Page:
Not really TwIqbal, these sort of things wouldn't even survive regular notice pleading under 8 sans the new fed. doctrine. More like the party can't find the name of the person they are trying to sue because other people are withholding the info.

Here's an example:

While reading these materials, think about the methods of
discovery that might be used by the plaintiff and defendant in the
following situation: A client appears in your office. She tells
you that she was injured when a dynamite cap blew up while she was
crimping it to a stick of dynamite as part of her work as a laborer
on a road-building crew. She is not sure who made the dynamite
cap. Her supervisor, who does not like her, will not tell her
anything. She cannot sue her employer, who is providing workers’
compensation and who enjoys immunity from tort claims by injured
employees. She wishes to identify and sue the manufacturer of the
cap. How can she use discovery to identify the manufacturer? If
she manages to identify a proper defendant, how is she likely to
want to use discovery to develop her case? What discovery is the
manufacturer-defendant likely to pursue?

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ben4847
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Re: solicitation of pontifications

Postby ben4847 » Sun Dec 11, 2011 11:09 pm

portaprokoss wrote:Not really TwIqbal, these sort of things wouldn't even survive regular notice pleading under 8 sans the new fed. doctrine. More like the party can't find the name of the person they are trying to sue because other people are withholding the info.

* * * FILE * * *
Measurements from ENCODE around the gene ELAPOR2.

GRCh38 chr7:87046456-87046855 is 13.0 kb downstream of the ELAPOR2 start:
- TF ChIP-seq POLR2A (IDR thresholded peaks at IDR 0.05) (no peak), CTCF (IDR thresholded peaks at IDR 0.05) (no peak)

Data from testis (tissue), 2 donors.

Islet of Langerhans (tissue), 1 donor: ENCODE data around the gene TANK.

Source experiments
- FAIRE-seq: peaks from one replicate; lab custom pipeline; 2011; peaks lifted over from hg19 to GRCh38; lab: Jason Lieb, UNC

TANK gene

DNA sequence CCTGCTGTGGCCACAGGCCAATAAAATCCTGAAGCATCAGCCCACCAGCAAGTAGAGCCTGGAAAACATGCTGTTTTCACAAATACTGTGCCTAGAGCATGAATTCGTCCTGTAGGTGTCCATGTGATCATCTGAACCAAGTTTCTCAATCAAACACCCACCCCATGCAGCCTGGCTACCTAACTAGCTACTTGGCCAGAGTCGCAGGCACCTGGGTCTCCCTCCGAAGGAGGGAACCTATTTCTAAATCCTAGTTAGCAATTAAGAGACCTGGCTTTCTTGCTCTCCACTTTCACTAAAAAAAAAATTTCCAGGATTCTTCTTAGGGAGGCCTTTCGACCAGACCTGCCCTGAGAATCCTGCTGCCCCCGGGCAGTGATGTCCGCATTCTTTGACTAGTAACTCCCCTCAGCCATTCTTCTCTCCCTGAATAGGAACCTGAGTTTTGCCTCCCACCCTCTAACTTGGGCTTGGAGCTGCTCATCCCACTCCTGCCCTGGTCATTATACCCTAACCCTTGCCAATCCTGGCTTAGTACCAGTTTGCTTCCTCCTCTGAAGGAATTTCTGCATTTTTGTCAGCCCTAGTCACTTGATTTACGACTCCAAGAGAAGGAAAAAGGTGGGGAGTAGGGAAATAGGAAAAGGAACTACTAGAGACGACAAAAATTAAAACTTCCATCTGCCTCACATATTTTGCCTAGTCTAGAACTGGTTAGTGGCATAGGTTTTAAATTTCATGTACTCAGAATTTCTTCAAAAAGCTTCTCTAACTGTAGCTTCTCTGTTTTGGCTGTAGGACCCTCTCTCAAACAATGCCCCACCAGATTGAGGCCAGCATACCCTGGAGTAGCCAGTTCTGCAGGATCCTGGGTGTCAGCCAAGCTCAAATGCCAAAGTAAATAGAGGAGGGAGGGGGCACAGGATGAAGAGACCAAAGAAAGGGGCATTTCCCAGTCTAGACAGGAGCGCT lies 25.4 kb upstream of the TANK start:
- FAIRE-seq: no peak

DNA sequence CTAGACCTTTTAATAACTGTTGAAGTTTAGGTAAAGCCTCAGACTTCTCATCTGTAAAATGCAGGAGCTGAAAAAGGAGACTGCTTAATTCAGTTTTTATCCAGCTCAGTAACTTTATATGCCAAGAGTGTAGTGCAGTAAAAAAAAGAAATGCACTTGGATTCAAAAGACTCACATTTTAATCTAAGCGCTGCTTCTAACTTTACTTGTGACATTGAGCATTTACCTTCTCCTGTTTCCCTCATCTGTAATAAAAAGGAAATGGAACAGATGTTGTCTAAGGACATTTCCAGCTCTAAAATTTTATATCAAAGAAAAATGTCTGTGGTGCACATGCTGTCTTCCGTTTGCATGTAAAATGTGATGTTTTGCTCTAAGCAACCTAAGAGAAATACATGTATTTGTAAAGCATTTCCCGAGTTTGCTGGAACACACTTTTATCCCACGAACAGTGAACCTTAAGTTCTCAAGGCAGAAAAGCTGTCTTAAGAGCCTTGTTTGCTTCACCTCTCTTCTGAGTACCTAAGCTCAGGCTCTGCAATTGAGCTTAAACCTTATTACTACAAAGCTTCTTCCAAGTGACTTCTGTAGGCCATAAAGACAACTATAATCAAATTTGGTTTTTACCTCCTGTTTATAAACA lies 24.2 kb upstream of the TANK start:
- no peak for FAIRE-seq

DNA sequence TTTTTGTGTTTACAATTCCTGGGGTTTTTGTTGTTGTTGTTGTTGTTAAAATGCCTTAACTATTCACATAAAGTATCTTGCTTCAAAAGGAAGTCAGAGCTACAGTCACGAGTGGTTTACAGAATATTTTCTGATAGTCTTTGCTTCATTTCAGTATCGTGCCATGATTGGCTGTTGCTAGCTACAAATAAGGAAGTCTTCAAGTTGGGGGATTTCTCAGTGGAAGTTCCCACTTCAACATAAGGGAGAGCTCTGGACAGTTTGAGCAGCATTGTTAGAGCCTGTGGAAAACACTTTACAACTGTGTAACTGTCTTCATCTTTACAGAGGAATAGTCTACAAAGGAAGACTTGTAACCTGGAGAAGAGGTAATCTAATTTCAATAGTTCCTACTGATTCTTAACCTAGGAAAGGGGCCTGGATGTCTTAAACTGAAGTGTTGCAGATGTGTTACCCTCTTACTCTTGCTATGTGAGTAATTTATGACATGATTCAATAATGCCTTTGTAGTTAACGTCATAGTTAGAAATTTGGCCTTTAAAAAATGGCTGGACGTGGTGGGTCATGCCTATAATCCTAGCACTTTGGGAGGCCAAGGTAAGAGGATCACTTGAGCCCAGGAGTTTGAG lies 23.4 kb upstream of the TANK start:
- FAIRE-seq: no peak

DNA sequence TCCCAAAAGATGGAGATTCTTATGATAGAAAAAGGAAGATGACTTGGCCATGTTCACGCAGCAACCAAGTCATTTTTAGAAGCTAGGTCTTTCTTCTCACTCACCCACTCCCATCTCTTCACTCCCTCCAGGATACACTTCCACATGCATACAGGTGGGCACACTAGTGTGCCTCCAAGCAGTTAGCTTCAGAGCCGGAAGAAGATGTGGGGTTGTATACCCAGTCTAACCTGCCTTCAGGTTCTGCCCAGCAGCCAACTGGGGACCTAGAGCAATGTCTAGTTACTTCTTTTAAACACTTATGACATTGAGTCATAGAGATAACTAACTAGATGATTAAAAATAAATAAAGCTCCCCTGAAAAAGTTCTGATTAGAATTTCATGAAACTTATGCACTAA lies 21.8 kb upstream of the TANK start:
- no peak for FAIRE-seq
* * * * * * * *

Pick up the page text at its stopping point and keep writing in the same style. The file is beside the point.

Here's an example:

While reading these materials, think about the methods of
discovery that might be used by the plaintiff and defendant in the
following situation: A client appears in your office. She tells
you that she was injured when a dynamite cap blew up while she was
crimping it to a stick of dynamite as part of her work as a laborer
on a road-building crew. She is not sure who made the dynamite
cap. Her supervisor, who does not like her, will not tell her
anything. She cannot sue her employer, who is providing workers’
compensation and who enjoys immunity from tort claims by injured
employees. She wishes to identify and sue the manufacturer of the